[See also: Nitrogen deposition :: Rivers and Streams | Nitrogen Deposition :: Standing Open Water and Canals | Acid deposition :: Rivers and Streams | Acid deposition :: Standing Open Water and Canals]
Effects and Implications
There are no studies that have looked at the effects of gaseous nitrogen oxides on freshwaters. Most studies have looked at effects from eutrophication and acidification effects of nitrogen deposition. Links to these Records are shown at the top of the page.
Overview: evidence, process and main impacts
Direct effects of NOx (the sum of nitric oxide NO and nitrogen dioxide NO2) have been recognised in the setting of a critical level concentration (Ashmore and Wilson 1994, Sanders et al. 1995). The gases are considered together partly because their concentrations in air are inextricably linked through their atmospheric chemistry, and partly because little is known of the direct effects of NO alone. However, rates of NOx deposition are rather slow, so that local impacts are likely to be less than for other pollutant gases such as ozone or ammonia.
The major role of NOx is as a transboundary pollutant, and its conversion in the atmosphere to nitric acid (HNO3) vapour and nitrate particles which are deposited directly or in precipitation many hundreds of km from sources. NOx is also a key precursor for ozone production in the atmosphere. Emission controls (in addition to those set out to protect human health) are driven by its role as an ozone precursor rather than because of its direct effects. However, direct effects may occur in the immediate vicinity of major roads and in urban areas, caused by high NOx emissions from vehicles. NOx may also lead to ground flora changes related to eutrophication.
However, no studies have looked at freshwater habitats.
Pollutant type and risk
Type of N deposition
Form of N
NOx as NO2 or NO
The measured NO2 concentrations across the UK highlight the predominance of traffic and urban sources, with the largest concentrations in the large conurbations and adjacent to the motorway network, with annual mean concentrations in excess of 20 µg m-3 in these areas. Urban centres are hot spots due to the high density of traffic emissions and the smaller contribution from the residential and commercial sectors, as well as other area sources such as mobile machinery (e.g. excavators, bulldozers, and front and back loaders) (RoTAP, 2012). However, in rural areas, away from industry and roads NOx concentrations are usually low and not a concern to ecosystems.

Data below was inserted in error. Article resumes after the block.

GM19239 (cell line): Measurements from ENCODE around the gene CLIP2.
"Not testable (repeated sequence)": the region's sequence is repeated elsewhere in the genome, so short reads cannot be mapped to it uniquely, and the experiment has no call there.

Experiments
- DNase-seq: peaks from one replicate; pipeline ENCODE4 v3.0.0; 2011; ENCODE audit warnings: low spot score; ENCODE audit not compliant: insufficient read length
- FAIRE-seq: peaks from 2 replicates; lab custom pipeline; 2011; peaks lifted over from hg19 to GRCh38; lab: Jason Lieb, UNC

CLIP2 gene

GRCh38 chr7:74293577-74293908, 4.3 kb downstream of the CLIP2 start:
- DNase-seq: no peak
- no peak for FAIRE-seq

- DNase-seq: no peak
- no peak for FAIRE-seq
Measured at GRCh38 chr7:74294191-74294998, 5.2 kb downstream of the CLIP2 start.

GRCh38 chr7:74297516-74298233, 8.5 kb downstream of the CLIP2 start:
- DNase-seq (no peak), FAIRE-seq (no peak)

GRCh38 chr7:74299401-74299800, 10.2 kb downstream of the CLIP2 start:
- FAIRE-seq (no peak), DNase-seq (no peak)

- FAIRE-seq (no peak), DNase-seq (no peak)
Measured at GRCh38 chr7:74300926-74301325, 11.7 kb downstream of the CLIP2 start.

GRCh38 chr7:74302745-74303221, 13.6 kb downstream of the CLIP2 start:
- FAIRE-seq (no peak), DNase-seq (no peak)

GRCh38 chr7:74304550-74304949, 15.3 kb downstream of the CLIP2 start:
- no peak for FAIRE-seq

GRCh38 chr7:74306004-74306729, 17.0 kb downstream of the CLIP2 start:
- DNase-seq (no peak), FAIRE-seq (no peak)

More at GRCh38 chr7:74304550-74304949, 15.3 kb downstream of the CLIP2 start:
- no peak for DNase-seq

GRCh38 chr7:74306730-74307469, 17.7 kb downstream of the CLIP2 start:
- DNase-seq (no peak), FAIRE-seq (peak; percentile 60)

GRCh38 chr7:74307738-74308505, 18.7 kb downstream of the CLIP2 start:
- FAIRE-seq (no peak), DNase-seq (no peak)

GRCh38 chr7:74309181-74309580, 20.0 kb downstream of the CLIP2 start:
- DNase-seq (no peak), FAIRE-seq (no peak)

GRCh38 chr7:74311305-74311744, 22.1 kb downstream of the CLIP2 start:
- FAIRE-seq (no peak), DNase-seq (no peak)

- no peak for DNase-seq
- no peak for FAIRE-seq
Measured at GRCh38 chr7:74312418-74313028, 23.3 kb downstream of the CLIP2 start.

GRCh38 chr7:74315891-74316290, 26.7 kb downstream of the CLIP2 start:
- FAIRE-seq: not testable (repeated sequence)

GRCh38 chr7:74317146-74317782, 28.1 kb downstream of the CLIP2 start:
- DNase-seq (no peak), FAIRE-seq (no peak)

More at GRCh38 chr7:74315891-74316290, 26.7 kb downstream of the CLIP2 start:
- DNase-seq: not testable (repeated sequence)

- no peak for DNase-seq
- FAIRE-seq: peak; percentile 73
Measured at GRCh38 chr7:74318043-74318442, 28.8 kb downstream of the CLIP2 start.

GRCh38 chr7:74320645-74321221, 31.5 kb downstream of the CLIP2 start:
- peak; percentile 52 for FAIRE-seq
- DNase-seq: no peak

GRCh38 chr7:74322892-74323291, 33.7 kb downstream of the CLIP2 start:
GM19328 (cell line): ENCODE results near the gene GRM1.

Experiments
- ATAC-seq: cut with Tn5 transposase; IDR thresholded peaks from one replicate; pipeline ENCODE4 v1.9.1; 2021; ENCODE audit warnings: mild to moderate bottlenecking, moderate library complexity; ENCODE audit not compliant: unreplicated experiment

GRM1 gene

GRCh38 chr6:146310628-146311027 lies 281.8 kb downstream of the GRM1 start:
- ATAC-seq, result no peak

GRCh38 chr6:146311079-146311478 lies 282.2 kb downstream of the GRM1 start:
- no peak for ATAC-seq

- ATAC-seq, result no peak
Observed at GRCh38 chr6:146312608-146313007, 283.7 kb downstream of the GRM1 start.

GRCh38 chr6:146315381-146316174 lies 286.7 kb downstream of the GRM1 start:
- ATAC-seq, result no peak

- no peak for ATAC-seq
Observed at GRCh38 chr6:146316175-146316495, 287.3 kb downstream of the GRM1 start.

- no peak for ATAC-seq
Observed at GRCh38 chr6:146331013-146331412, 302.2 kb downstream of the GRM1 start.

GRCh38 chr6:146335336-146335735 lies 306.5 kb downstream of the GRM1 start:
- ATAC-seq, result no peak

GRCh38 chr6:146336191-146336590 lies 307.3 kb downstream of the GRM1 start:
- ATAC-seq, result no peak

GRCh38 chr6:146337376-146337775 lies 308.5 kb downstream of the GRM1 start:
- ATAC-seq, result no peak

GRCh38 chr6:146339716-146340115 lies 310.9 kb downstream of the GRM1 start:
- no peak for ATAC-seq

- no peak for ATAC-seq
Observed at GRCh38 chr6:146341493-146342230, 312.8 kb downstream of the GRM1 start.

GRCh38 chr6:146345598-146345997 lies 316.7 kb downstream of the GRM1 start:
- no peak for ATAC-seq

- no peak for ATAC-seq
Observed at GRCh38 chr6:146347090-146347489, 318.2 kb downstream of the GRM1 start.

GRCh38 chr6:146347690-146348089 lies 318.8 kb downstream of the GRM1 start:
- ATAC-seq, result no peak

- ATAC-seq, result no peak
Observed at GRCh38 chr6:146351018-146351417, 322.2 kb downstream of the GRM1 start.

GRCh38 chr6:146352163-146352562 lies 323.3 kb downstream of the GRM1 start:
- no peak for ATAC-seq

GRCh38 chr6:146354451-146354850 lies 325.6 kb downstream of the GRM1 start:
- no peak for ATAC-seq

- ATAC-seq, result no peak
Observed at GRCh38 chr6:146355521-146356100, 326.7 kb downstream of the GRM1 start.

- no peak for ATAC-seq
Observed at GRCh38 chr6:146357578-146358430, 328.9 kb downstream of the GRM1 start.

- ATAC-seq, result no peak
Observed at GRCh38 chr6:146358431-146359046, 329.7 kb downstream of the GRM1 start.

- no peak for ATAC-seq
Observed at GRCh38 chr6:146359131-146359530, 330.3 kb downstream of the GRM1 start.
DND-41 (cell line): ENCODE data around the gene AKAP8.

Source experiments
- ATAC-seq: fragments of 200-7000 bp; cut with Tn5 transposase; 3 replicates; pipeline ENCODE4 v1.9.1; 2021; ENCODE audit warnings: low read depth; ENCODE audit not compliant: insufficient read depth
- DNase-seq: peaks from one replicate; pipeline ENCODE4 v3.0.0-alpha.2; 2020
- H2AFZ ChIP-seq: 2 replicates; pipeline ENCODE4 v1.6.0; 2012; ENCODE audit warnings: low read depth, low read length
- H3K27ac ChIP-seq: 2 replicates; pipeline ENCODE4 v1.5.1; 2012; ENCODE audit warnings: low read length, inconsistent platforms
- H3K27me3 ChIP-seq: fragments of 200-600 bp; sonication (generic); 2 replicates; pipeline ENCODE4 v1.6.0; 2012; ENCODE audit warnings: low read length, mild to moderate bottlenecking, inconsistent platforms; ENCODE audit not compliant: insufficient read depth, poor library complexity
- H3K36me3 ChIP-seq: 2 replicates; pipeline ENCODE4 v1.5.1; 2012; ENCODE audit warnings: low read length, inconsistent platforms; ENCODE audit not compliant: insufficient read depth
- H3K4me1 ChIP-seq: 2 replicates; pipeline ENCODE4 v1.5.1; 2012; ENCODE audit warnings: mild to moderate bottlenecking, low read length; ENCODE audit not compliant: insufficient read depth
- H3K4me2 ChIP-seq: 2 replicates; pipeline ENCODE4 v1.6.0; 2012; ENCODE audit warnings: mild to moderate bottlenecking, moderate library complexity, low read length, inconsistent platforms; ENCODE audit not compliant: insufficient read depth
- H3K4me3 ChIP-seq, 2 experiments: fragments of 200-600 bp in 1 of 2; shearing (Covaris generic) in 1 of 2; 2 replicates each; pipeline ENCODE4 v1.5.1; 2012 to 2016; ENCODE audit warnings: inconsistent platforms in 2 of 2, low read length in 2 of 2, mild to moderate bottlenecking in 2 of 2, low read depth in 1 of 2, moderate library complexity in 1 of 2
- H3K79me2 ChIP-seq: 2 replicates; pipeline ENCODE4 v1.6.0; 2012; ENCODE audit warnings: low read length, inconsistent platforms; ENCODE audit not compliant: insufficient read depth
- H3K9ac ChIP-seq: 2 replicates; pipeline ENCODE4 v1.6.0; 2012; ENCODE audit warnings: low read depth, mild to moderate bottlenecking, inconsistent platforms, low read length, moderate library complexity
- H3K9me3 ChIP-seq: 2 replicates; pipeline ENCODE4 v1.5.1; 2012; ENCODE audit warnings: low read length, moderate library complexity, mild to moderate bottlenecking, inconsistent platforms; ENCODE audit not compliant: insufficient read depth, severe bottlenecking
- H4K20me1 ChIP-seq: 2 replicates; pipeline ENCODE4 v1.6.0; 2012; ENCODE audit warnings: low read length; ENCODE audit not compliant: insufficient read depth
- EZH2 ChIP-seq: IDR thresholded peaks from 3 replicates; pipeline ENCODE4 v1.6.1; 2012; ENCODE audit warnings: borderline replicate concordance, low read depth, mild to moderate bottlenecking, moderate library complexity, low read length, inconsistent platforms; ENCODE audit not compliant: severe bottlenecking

Indicators of NOx impacts
Biochemical changes have only been used as additional indicators of potentially relevant ecological responses. In an ecological context, growth stimulation and reduction are both potentially negative responses. For instance, NOx (and NH3 and NH4 +) generally cause an increase in the shoot:root ratio, which may or may not be beneficial (WHO, 2000). However, no studies have looked at freshwater habitats.
Examples of species specific responses
What factors modify NOx impacts?
Responses to nitrogenous pollutants can be further modified and exacerbated by interactions with other environmental factors, including frost, drought and pest organisms. These interactions generally include increased susceptibility to these factors, which may in turn lead to major ecological changes.
Nitrogen oxides are known to have greater adverse effects in the presence of SO2 or O3, and hence the critical level should apply where these pollutants are also close to their critical level.
|Habitat/ Ecosystem Type||Critical Load/ Level||Status||Reliability||Indication of exceedance||Reference|
|all vegetation categories||
30 µg NOX (as NO2) m-3 annual mean; 75 µg NOX (as NO2 ) m-3 24-hour mean
|UNECE 2004||Uncertainty: quite reliable i.e. the results of some studies are comparable||
The concentration units are referenced as if all the NOX were in the form of NO2. (see Unit Conversion). The level for NOX should only be applied where levels of SO2 and O3 are close to their critical levels.